Evie and the Duke


This is not a story likely to melt a lover’s heart or to be repeated by candlelight on Valentine’s Day.

The prospective groom was in L.A. and the prospective bride was in Palm Springs. Marriage was proposed by telephone.

He said, “I think it’s about time.”

She said, “Well, OK.”

So they met in the chambers of Superior Court Judge Richard Harris in Santa Monica last Friday, where the groom adamantly refused to remove his visored Batman cap.


“I’m Jewish,” he roared, “I can’t!”

They let him keep it on, but then it was learned that he didn’t have a ring.

“No problem,” he said, slipping a band from a cigar in his pocket and on to the ring finger of his bride.

Well, actually, he tried to slip it on her middle finger.

When someone pointed out his error, the groom said, “No problem,” and put the cigar band on the proper finger.

The judge shook his head and pronounced them man and wife. It was their second marriage, both to each other.

The first one took place 40 years ago, followed by a divorce eight years later because the groom loved his cronies more than he loved his wife.

This time, is it forever? At the postnuptial wedding party “Duke & Evie, Together Again” was inscribed on the napkins and matchbook covers.

The inscription was followed by a question mark.


This is Maurice Duke, 79, self-acclaimed Last of the Great Showmen, iconoclast, boulevardier and producer of the worst movie ever made.

And this is the lovely Evelyn, a 60ish former model who has tolerated this wasp-witted man, both in an out of marriage, with the forebearance of a saint.

I met with the Duke in his 6th-floor condo overlooking Wilshire Boulevard’s Mormon Temple, a juxtaposition that borders on moral caprice, if not outright blasphemy.

Puffing on a Cuban cigar and filling the air with expletives that have yet to be accepted in common usage among sailors and serial killers, Duke held forth in a manner not unfamiliar to those who know him.

He was loud, coarse, insistent, self-promoting and irresistible.

There is a compelling quality to the man in the Batman hat beyond the kinetic elements of the persona he offers to those who gather around him, from press agents to network executives.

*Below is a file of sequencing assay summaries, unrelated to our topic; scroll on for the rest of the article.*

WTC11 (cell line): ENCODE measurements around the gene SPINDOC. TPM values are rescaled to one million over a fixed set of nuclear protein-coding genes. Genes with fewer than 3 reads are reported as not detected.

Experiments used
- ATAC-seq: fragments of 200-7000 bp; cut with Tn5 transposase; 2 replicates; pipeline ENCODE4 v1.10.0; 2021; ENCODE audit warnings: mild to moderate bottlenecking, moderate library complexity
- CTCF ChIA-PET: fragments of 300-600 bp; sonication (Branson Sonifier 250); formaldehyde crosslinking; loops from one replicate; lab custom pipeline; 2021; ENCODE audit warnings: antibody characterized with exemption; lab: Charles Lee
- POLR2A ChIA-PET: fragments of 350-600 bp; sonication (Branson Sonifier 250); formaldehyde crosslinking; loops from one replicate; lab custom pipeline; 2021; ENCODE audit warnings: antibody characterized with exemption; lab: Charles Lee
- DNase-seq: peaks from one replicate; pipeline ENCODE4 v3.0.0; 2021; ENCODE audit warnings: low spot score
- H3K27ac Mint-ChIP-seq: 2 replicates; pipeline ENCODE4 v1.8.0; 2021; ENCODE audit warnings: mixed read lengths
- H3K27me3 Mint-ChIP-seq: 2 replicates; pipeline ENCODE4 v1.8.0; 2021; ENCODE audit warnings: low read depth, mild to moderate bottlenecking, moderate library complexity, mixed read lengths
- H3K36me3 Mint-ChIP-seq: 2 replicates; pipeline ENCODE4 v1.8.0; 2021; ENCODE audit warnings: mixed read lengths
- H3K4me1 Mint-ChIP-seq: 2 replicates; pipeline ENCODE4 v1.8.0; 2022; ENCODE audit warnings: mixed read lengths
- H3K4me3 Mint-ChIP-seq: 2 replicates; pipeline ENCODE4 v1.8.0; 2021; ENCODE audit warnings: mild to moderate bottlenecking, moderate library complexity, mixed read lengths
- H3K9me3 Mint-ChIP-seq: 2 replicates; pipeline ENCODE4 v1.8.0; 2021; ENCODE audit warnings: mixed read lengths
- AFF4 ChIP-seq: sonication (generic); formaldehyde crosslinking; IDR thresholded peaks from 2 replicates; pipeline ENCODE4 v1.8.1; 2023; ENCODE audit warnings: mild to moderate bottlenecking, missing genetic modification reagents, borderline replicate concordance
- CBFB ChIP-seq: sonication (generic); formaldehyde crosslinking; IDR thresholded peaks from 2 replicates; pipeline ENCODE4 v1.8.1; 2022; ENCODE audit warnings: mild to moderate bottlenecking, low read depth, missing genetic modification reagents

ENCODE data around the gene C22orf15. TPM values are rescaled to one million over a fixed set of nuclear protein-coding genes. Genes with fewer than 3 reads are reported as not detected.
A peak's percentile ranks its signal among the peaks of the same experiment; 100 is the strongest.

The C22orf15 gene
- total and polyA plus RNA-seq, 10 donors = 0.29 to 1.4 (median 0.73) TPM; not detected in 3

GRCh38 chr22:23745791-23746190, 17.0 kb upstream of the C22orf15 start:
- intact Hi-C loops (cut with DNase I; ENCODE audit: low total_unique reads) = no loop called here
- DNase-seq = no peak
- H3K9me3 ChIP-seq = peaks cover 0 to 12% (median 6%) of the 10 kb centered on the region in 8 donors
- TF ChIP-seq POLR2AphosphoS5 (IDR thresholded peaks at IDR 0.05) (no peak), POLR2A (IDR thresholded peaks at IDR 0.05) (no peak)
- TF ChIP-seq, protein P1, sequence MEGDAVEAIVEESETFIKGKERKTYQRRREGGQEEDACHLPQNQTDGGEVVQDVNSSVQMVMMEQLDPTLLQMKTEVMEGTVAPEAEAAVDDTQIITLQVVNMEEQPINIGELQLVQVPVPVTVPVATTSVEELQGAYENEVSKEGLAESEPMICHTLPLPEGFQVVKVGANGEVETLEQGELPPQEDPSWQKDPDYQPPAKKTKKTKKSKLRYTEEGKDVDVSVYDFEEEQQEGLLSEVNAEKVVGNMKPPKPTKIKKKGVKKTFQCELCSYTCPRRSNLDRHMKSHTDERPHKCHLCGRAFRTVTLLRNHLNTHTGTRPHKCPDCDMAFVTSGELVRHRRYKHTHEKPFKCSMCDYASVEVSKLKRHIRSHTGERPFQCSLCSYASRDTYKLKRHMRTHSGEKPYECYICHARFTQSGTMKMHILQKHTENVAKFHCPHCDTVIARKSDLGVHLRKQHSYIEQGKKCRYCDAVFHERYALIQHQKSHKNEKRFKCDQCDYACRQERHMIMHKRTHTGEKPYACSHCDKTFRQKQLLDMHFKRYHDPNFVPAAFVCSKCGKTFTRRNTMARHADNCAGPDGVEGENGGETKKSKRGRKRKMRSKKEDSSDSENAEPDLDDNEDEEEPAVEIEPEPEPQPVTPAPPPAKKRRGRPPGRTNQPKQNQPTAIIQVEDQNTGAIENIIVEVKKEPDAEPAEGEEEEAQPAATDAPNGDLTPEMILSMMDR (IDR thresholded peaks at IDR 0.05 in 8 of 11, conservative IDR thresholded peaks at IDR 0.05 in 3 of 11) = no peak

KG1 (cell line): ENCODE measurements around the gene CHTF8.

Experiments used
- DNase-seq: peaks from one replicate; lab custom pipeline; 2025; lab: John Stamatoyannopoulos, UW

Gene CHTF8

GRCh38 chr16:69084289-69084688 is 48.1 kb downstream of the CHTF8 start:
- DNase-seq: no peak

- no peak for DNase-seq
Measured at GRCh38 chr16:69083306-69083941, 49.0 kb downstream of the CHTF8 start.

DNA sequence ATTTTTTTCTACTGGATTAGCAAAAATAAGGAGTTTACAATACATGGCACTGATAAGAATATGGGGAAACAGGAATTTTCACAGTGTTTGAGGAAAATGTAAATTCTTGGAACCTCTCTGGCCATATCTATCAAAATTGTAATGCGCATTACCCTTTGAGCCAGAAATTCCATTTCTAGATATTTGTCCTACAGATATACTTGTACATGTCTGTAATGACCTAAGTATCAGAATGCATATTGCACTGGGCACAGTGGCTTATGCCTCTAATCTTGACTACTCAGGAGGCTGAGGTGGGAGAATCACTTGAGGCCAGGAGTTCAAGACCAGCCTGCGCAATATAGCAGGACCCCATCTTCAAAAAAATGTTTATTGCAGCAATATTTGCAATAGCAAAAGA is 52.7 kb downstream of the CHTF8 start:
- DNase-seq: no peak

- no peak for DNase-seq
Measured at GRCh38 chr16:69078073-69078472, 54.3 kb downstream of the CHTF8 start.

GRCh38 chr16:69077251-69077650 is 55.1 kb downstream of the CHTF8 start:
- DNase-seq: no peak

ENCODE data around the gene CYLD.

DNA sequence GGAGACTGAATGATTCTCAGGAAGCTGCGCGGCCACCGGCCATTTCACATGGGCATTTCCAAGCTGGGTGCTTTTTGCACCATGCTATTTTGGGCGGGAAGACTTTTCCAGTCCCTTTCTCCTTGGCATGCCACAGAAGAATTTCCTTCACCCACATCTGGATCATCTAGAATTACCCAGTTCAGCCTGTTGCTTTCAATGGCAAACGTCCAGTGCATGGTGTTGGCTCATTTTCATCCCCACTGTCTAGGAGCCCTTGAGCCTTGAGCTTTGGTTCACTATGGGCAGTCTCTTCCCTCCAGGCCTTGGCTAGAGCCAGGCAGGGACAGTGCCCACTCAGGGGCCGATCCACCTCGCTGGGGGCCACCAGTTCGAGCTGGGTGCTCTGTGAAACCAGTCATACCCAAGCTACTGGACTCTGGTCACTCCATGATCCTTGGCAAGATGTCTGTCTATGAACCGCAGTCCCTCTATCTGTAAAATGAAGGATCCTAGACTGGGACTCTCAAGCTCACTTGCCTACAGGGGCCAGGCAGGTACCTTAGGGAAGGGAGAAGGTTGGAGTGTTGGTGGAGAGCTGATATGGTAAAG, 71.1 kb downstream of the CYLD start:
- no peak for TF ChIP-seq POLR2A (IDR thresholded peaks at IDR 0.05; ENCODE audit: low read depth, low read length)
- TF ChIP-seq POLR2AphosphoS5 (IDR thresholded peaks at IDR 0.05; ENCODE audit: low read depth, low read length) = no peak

Crippled by childhood polio (“I had it before it was popular”), Duke walks with leg braces and a cane, yet manages to produce films and dominate conversations with the vitality of a man half his age.

It is a compensatory style that is legend in a town that eats legends. Even his laughter flashes and burns with the energy of a lightning storm.

Duke boasts loudly that he has made 103 movies, all bad, but the worst of them, produced in 1958, was “Bela Lugosi Meets a Brooklyn Gorilla.”

“It was so bad,” he says, finding redemption in failure, “it was camp. I got a plaque for it.”

He looks around at his cronies and leads them in laughter. Silence offends the man.


The cronies are important to him. They have gathered at Nate ‘n’ Al’s deli in Beverly Hills every morning for the last 25 years at a table that sizzles and spits with a thousand years of wit.

Woody Allen could not have invented that group.

It was probably Duke’s allegiance to “the boys” that caused his split with Evelyn in the first place.

“I’d just spend too much time out,” he says, “or maybe bring six guys home for dinner unannounced. She was never happy about that.”

He was with his best pal, Tony Roberts, leaving their house one night when Evelyn yelled after him, “You better get a lawyer and he’d better be a good one!”

She’d had it up to here with the Duke and his buddies.

They were divorced shortly thereafter in proceedings that bogged down over ownership of a red Cadillac (it was ultimately sold and the proceeds split), but have remained close friends ever since.

In 1983, in fact, they celebrated the 25th anniversary of their divorce in a party arranged by their children, Alan and Fredde.

Then came the proposal and remarriage.

Social Security had something to do with it, but there has always remained between them a feeling of warmth often concealed by Duke’s blustery behavior.

When I asked Evelyn if she thought he had changed, she smiled and said, “Oh, some.”

I didn’t ask the Duke, because I am certain he has not.

“If it doesn’t work out,” he says with characteristic trumpery, “we may get divorced again!”

Then he leads his cronies in window-rattling laughter and is still laughing when everyone else is staring silently, and wondering.